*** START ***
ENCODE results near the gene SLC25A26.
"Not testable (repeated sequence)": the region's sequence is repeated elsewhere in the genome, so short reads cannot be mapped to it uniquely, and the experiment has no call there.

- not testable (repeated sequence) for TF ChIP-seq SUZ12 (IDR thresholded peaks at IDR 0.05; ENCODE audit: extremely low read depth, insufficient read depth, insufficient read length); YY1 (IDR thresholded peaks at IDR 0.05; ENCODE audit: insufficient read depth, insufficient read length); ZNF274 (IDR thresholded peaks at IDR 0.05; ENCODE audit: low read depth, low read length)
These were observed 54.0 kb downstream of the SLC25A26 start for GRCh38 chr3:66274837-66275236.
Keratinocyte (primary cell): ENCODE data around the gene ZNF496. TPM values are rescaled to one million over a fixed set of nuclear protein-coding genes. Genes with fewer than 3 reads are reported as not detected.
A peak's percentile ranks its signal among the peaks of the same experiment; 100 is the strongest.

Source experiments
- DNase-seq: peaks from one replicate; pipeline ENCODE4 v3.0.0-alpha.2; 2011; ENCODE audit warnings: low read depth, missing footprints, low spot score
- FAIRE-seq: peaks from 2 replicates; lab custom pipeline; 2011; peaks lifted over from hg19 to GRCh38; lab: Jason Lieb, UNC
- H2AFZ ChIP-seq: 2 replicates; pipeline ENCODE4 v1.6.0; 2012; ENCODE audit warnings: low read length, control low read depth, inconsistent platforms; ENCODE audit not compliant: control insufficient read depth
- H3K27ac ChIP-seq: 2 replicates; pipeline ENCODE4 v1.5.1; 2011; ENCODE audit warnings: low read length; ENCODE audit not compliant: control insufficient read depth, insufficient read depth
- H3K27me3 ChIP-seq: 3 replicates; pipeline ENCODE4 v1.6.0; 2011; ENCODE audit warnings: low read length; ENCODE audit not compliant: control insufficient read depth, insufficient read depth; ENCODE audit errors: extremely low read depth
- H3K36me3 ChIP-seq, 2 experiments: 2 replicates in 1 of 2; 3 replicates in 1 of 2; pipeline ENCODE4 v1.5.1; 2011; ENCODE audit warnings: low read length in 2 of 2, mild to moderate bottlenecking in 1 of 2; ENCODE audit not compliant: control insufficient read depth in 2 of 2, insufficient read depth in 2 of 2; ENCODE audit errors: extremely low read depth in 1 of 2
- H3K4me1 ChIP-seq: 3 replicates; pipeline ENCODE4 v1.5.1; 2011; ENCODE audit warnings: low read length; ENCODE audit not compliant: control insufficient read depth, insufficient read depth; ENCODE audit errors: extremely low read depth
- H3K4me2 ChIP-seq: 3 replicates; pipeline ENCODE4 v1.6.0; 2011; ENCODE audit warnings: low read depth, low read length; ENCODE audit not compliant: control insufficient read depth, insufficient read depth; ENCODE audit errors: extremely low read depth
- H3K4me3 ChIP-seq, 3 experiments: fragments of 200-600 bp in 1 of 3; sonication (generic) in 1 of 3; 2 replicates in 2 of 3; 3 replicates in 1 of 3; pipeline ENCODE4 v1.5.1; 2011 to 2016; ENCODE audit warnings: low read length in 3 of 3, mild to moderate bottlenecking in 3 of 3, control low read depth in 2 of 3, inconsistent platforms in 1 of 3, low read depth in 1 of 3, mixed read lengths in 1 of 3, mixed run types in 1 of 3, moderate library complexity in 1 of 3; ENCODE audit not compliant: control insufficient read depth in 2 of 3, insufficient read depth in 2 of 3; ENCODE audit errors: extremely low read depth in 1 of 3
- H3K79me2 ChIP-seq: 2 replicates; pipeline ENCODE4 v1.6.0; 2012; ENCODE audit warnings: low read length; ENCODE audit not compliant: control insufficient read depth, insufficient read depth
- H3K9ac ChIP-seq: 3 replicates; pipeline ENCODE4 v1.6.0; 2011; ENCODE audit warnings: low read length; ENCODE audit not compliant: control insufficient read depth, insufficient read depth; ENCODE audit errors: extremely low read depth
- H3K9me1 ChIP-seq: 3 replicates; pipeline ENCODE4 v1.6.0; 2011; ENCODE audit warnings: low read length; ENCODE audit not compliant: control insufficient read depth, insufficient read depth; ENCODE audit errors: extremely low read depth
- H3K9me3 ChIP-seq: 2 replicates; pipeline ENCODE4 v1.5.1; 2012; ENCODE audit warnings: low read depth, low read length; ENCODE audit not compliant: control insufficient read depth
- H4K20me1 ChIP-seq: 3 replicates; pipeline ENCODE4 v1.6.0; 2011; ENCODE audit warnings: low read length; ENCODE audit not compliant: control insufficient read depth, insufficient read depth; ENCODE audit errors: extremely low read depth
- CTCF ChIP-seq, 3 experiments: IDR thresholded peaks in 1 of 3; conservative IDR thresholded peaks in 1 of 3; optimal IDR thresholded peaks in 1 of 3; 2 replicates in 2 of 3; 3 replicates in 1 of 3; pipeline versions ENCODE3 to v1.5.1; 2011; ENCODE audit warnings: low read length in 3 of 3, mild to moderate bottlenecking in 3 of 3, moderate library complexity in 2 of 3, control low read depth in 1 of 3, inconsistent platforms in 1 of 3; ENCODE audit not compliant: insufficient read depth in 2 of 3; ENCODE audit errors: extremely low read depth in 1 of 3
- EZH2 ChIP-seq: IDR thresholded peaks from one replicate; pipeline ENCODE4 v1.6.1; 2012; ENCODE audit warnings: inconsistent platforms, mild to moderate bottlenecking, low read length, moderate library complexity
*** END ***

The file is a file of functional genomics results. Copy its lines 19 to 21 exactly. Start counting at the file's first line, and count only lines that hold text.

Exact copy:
- H3K9me1 ChIP-seq: 3 replicates; pipeline ENCODE4 v1.6.0; 2011; ENCODE audit warnings: low read length; ENCODE audit not compliant: control insufficient read depth, insufficient read depth; ENCODE audit errors: extremely low read depth
- H3K9me3 ChIP-seq: 2 replicates; pipeline ENCODE4 v1.5.1; 2012; ENCODE audit warnings: low read depth, low read length; ENCODE audit not compliant: control insufficient read depth
- H4K20me1 ChIP-seq: 3 replicates; pipeline ENCODE4 v1.6.0; 2011; ENCODE audit warnings: low read length; ENCODE audit not compliant: control insufficient read depth, insufficient read depth; ENCODE audit errors: extremely low read depth